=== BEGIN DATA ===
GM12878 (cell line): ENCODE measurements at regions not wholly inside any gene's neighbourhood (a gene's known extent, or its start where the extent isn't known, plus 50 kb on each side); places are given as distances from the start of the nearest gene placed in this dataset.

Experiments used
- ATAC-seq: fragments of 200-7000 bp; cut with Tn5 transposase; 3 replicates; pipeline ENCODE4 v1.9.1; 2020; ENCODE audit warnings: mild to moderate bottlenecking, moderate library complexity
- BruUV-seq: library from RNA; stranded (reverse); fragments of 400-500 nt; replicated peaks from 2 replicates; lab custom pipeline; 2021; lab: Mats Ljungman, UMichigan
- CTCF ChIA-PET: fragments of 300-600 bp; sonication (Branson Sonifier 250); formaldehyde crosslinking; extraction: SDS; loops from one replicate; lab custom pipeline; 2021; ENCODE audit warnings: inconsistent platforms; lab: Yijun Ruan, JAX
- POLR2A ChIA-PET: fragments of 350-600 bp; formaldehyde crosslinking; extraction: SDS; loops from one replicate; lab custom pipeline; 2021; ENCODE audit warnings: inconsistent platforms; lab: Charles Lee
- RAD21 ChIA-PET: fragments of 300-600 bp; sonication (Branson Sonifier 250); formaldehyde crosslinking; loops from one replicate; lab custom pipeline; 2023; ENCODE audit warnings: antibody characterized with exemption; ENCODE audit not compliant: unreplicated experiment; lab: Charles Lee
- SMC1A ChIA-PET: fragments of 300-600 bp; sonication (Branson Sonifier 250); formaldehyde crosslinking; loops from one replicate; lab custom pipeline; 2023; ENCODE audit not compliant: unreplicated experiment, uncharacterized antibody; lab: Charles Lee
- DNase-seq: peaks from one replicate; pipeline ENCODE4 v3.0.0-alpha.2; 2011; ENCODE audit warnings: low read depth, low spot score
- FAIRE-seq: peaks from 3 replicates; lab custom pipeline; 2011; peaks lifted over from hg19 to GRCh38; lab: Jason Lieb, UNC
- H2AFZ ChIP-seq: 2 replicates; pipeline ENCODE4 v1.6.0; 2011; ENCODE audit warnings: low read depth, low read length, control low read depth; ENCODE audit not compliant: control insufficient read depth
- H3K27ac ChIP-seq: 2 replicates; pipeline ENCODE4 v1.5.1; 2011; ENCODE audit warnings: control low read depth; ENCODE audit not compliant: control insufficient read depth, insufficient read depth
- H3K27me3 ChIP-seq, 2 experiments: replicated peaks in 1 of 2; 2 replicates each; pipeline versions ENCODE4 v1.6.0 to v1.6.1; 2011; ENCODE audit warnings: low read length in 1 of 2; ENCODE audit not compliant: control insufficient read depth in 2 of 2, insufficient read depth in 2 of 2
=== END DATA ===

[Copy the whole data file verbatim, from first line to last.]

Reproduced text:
GM12878 (cell line): ENCODE measurements at regions not wholly inside any gene's neighbourhood (a gene's known extent, or its start where the extent isn't known, plus 50 kb on each side); places are given as distances from the start of the nearest gene placed in this dataset.

Experiments used
- ATAC-seq: fragments of 200-7000 bp; cut with Tn5 transposase; 3 replicates; pipeline ENCODE4 v1.9.1; 2020; ENCODE audit warnings: mild to moderate bottlenecking, moderate library complexity
- BruUV-seq: library from RNA; stranded (reverse); fragments of 400-500 nt; replicated peaks from 2 replicates; lab custom pipeline; 2021; lab: Mats Ljungman, UMichigan
- CTCF ChIA-PET: fragments of 300-600 bp; sonication (Branson Sonifier 250); formaldehyde crosslinking; extraction: SDS; loops from one replicate; lab custom pipeline; 2021; ENCODE audit warnings: inconsistent platforms; lab: Yijun Ruan, JAX
- POLR2A ChIA-PET: fragments of 350-600 bp; formaldehyde crosslinking; extraction: SDS; loops from one replicate; lab custom pipeline; 2021; ENCODE audit warnings: inconsistent platforms; lab: Charles Lee
- RAD21 ChIA-PET: fragments of 300-600 bp; sonication (Branson Sonifier 250); formaldehyde crosslinking; loops from one replicate; lab custom pipeline; 2023; ENCODE audit warnings: antibody characterized with exemption; ENCODE audit not compliant: unreplicated experiment; lab: Charles Lee
- SMC1A ChIA-PET: fragments of 300-600 bp; sonication (Branson Sonifier 250); formaldehyde crosslinking; loops from one replicate; lab custom pipeline; 2023; ENCODE audit not compliant: unreplicated experiment, uncharacterized antibody; lab: Charles Lee
- DNase-seq: peaks from one replicate; pipeline ENCODE4 v3.0.0-alpha.2; 2011; ENCODE audit warnings: low read depth, low spot score
- FAIRE-seq: peaks from 3 replicates; lab custom pipeline; 2011; peaks lifted over from hg19 to GRCh38; lab: Jason Lieb, UNC
- H2AFZ ChIP-seq: 2 replicates; pipeline ENCODE4 v1.6.0; 2011; ENCODE audit warnings: low read depth, low read length, control low read depth; ENCODE audit not compliant: control insufficient read depth
- H3K27ac ChIP-seq: 2 replicates; pipeline ENCODE4 v1.5.1; 2011; ENCODE audit warnings: control low read depth; ENCODE audit not compliant: control insufficient read depth, insufficient read depth
- H3K27me3 ChIP-seq, 2 experiments: replicated peaks in 1 of 2; 2 replicates each; pipeline versions ENCODE4 v1.6.0 to v1.6.1; 2011; ENCODE audit warnings: low read length in 1 of 2; ENCODE audit not compliant: control insufficient read depth in 2 of 2, insufficient read depth in 2 of 2